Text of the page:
- Give a presentation
- Phone call
- Send contract
- Send Invoice
These actions will be part of your workflows. If you do not have a set process, this is the time to start thinking about the types of actions/activities your team needs to take when selling or working with your contacts. From initial contact to contracts and monthly follow-ups, think about every touch point you have or want to have with your leads and clients.
4. Think about your lead flow and traffic
Knowing where your leads and web traffic comes from is an important part of understanding your audience and planning your sales and marketing strategy.
Think about the following:
- Where do your leads come from? PPC? Organic SEO? Referrals?
- What do you do when your leads first get in contact with you? Are they sent a welcome email? Are they immediately contacted by a salesperson? Has your current process been successful?
5. Define your goals for CRM and marketing automation implementation
Understanding why you are investing in technology is going to guide your implementation.
- Do you want to decrease your sales time with lead nurturing?
- Are you looking to segment your audience and target your marketing campaigns?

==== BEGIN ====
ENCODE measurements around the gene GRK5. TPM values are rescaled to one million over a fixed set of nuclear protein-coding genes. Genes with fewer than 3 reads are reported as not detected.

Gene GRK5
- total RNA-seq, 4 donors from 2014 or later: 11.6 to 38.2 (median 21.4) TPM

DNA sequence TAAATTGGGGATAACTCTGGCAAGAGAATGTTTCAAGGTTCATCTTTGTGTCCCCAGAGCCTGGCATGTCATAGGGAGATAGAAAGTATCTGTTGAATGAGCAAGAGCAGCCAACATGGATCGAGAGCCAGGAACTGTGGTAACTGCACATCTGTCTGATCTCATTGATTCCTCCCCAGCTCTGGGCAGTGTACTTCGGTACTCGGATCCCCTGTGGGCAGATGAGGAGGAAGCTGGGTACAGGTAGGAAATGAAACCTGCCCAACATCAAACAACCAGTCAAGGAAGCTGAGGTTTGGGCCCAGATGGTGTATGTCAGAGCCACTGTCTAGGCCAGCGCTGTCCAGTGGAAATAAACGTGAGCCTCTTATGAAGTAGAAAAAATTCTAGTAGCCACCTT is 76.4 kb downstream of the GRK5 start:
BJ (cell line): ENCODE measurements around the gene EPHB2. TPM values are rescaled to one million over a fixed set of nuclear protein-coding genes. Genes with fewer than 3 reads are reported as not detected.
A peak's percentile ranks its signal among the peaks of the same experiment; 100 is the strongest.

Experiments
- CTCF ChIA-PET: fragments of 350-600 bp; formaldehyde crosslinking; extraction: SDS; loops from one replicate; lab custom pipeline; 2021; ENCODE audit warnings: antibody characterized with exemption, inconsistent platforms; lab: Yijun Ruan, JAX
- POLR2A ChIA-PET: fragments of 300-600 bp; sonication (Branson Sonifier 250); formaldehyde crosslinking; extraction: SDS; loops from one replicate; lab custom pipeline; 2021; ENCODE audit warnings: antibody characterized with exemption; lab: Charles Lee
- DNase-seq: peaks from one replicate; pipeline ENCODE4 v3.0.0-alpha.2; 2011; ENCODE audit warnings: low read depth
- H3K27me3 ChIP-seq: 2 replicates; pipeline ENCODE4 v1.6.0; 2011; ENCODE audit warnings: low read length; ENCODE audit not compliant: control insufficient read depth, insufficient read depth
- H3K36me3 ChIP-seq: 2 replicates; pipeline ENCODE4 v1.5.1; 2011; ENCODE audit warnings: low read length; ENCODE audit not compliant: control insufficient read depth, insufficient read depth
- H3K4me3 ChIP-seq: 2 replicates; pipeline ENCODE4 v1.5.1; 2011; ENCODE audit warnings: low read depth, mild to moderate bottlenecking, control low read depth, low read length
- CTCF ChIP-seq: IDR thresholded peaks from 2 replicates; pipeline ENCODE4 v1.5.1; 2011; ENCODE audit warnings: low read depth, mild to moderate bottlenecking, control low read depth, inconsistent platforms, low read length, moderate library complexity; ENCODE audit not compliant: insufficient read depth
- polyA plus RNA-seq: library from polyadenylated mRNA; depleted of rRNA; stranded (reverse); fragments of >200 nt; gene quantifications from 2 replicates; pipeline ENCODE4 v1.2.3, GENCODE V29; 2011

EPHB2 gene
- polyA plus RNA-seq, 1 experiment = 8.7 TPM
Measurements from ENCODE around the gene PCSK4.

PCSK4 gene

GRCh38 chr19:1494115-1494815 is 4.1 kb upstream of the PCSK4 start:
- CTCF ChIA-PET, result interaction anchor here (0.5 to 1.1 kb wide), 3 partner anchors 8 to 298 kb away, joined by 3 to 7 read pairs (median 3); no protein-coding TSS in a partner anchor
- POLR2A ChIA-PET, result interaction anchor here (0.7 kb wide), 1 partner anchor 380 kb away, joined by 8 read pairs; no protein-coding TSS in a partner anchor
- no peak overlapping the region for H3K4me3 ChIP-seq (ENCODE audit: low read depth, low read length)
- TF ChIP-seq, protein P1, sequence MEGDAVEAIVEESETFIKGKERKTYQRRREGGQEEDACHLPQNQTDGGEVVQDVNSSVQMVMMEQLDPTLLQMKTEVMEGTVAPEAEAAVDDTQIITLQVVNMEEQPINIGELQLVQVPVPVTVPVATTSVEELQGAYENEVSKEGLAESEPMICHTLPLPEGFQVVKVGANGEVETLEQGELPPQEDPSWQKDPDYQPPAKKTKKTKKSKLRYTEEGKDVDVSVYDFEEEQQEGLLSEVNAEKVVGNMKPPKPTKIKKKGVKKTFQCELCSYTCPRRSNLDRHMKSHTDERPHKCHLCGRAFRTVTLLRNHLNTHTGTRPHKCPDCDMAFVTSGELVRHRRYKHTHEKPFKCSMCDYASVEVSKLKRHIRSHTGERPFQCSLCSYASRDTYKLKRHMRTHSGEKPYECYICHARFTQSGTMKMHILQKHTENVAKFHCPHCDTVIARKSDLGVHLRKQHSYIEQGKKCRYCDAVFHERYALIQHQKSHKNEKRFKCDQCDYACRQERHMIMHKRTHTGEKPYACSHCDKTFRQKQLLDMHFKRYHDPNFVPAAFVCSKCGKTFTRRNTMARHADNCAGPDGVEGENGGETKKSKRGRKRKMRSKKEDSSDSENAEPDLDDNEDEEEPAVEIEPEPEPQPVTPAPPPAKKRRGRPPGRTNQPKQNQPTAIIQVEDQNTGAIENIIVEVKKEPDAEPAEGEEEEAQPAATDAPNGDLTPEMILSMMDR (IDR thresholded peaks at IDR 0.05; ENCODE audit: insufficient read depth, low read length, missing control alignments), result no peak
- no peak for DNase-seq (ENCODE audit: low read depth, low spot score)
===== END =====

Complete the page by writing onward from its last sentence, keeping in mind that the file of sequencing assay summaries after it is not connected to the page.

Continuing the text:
Establishing solid goals for your CRM and marketing automation will help your team see the benefits of this new technology.
6. Get your entire team on board
CRM and marketing automation implementation requires your entire team to jump on board with the initiative.
This is where selecting a CRM champion becomes helpful. Find someone who can spearhead the implementation process. This person needs to bring all departments together and help everyone get up to speed with the software and training.
7. Define your business process
This might be one of the most difficult aspects of implementing CRM and marketing automation. You have to know exactly what your business process is so that you can setup your technology properly. If not setup right, it won’t be effective. Here are a few things to think about:
- Landing pages: How will you use them?